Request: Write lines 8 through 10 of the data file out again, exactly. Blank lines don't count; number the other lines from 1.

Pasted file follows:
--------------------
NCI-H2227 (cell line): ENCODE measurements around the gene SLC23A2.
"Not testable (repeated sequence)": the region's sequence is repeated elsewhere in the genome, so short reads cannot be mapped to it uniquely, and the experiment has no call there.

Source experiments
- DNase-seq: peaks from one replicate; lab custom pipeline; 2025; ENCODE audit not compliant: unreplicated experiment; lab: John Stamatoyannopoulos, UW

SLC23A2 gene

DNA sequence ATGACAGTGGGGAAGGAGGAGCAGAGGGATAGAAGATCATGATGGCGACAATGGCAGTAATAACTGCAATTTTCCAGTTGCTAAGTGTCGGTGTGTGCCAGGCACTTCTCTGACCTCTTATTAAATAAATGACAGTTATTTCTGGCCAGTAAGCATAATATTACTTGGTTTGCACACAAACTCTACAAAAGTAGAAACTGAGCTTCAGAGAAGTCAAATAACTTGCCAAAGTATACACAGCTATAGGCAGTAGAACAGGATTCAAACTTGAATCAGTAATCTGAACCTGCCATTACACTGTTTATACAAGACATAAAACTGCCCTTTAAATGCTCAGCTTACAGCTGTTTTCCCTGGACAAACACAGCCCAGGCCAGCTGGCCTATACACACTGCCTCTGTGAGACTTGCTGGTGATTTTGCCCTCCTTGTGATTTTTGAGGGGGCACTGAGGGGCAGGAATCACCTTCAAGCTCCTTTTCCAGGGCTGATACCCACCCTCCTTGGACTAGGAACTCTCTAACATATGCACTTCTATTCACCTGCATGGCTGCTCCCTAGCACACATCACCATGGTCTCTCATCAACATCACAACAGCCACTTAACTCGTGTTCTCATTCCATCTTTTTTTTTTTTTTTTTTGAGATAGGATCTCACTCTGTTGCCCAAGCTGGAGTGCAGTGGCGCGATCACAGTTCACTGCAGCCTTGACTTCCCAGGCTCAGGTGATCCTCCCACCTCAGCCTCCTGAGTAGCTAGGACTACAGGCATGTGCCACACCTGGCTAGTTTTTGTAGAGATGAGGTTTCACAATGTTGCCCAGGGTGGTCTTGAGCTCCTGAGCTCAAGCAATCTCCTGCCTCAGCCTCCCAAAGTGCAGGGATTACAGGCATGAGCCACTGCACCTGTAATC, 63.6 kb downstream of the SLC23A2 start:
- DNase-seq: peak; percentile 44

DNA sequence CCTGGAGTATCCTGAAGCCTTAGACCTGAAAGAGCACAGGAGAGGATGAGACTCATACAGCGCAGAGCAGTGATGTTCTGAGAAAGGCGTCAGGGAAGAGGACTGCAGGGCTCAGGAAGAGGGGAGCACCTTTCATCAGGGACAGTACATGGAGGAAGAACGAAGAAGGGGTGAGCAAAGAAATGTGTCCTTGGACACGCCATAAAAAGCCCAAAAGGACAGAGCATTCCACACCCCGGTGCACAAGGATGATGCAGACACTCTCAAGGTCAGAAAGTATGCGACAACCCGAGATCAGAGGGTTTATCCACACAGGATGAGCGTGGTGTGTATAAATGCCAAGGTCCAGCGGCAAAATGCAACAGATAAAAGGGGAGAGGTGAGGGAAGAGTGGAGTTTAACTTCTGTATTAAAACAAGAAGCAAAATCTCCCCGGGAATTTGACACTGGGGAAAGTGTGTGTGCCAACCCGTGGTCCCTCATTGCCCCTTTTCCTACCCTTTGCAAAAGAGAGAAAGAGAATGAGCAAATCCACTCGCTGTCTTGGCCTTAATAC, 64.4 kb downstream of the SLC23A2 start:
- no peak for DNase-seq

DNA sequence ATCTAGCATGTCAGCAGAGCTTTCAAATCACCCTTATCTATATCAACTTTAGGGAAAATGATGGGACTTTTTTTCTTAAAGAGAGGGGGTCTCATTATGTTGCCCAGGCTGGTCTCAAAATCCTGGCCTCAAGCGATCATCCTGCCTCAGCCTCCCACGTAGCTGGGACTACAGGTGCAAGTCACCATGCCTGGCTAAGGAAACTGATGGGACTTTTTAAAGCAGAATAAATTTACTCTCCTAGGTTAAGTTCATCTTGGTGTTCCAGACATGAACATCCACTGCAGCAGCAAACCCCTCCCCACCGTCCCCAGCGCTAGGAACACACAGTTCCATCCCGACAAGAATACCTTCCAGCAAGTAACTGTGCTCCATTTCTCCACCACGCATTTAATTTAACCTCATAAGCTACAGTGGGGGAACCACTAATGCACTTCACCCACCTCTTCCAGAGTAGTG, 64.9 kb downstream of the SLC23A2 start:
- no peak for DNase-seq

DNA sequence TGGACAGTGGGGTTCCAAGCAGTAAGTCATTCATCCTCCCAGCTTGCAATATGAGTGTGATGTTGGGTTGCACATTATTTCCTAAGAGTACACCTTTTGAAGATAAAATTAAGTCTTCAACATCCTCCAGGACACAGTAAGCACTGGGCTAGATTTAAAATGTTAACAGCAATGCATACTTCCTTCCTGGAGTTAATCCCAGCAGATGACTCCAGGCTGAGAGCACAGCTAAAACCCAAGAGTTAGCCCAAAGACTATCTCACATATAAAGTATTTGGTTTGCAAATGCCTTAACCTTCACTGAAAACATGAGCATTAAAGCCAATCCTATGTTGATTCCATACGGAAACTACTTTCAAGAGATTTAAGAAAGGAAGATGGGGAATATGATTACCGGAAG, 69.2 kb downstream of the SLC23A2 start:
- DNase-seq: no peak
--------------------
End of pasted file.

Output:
DNA sequence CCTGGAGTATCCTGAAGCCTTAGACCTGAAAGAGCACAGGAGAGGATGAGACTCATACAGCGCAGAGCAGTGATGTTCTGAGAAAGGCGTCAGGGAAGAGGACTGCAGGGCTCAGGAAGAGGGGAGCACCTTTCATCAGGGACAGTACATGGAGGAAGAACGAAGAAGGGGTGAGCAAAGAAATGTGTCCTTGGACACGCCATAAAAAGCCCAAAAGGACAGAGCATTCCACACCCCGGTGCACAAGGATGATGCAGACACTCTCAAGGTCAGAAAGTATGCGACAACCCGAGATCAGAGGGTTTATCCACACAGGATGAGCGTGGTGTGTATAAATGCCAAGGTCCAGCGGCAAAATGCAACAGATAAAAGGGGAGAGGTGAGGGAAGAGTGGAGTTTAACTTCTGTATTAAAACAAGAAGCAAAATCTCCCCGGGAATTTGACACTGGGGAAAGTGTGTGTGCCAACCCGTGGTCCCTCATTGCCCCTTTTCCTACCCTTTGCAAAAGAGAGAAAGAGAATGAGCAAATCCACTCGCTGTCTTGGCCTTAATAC, 64.4 kb downstream of the SLC23A2 start:
- no peak for DNase-seq

DNA sequence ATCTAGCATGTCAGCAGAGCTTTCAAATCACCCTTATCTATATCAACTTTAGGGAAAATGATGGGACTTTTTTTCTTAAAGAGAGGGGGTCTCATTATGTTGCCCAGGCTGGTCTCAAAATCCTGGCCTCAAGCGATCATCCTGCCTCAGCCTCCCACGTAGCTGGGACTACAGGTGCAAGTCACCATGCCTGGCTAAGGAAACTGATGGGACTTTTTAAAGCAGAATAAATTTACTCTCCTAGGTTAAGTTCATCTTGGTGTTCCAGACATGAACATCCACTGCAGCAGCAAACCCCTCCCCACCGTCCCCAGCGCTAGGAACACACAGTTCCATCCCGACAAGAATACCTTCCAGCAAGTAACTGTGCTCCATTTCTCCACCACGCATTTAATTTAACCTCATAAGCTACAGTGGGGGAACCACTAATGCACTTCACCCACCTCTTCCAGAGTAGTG, 64.9 kb downstream of the SLC23A2 start: